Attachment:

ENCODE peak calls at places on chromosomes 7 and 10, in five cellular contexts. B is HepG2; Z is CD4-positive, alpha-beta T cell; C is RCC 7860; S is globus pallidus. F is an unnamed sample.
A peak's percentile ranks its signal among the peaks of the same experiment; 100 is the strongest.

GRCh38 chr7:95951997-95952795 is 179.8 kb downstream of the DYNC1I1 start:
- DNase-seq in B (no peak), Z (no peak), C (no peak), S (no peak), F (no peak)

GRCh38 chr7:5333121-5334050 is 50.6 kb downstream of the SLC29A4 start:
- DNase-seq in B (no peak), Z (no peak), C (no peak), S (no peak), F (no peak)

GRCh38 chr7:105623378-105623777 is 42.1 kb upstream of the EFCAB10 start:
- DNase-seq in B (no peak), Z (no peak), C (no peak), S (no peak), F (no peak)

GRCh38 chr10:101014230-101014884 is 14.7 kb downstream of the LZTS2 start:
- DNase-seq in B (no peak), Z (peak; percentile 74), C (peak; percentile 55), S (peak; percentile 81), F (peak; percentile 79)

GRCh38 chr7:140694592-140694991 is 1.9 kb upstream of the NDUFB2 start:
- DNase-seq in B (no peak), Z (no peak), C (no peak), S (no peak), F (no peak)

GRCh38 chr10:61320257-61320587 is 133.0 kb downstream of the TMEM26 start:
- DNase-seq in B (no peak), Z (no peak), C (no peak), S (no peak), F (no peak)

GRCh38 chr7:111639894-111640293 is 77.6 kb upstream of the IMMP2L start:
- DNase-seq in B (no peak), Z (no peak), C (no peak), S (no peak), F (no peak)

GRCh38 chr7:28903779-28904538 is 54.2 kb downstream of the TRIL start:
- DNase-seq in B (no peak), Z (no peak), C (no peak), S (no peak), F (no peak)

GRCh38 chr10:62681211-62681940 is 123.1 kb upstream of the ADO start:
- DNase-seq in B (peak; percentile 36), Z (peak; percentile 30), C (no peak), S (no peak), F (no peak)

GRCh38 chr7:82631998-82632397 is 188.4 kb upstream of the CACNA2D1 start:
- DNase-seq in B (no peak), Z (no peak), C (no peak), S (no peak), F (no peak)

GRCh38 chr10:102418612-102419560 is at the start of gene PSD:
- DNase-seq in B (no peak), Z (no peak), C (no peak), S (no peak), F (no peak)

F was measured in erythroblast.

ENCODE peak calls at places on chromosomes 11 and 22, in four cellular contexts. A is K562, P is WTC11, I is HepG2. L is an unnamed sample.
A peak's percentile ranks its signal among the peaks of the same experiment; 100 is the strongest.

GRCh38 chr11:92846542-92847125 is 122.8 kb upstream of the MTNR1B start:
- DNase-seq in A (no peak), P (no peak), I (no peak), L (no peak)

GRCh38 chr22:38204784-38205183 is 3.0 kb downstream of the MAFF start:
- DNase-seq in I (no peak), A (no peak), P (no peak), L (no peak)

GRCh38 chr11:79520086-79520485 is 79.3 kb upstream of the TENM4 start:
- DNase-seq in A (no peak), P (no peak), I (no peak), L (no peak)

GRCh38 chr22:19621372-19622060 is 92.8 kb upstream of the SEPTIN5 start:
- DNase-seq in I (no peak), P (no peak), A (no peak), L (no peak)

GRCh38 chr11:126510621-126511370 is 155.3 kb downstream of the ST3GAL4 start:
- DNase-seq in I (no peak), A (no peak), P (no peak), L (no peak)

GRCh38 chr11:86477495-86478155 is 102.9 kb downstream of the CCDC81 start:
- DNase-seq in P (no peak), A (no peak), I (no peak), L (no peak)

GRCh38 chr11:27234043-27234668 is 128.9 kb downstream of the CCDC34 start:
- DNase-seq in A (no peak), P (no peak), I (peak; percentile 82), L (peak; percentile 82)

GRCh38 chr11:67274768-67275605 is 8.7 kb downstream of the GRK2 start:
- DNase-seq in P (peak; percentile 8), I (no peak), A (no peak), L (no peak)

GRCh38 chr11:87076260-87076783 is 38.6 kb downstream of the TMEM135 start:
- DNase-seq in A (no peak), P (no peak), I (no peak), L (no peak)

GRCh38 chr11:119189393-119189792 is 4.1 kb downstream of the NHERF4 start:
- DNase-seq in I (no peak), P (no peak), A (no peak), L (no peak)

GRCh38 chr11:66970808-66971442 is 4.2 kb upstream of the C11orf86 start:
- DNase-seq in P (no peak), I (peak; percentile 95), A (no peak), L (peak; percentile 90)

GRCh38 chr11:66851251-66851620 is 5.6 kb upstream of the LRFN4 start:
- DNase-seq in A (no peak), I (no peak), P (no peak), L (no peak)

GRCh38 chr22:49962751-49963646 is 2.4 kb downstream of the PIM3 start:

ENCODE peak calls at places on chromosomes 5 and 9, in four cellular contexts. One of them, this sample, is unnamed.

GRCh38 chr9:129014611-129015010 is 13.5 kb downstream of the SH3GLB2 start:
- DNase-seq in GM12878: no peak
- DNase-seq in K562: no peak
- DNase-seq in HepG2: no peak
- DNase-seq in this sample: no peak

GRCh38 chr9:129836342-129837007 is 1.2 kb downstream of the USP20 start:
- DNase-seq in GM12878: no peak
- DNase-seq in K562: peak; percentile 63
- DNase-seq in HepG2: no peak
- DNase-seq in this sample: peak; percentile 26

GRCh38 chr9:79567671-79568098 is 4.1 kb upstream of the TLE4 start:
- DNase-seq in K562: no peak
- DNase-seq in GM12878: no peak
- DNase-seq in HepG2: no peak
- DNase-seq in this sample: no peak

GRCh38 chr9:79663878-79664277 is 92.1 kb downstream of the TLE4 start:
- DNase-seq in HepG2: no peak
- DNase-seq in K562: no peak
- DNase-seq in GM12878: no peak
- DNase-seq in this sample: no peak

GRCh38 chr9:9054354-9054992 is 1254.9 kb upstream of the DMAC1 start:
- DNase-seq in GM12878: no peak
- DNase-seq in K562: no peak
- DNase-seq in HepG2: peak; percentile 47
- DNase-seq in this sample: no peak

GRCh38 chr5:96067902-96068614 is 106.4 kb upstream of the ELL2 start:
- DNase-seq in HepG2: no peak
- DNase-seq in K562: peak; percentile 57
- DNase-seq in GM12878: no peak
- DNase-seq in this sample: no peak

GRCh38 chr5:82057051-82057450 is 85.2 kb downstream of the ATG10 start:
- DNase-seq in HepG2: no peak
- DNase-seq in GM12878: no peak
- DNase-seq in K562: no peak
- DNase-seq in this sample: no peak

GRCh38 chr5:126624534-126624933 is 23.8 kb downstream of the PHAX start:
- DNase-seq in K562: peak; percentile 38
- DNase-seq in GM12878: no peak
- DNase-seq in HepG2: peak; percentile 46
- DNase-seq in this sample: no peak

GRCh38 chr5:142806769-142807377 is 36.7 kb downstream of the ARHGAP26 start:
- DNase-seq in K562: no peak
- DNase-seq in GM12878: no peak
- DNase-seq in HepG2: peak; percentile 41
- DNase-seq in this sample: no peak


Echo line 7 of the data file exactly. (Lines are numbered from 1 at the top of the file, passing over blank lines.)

GRCh38 chr7:105623378-105623777 is 42.1 kb upstream of the EFCAB10 start: